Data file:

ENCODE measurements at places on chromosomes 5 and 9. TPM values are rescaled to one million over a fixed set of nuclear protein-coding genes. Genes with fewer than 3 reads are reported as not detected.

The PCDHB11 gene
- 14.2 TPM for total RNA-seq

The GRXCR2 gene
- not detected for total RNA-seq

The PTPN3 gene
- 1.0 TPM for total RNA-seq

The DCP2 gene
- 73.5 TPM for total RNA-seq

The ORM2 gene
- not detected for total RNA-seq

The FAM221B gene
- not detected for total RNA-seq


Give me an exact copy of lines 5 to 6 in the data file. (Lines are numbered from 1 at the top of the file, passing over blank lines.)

- not detected for total RNA-seq

The PTPN3 gene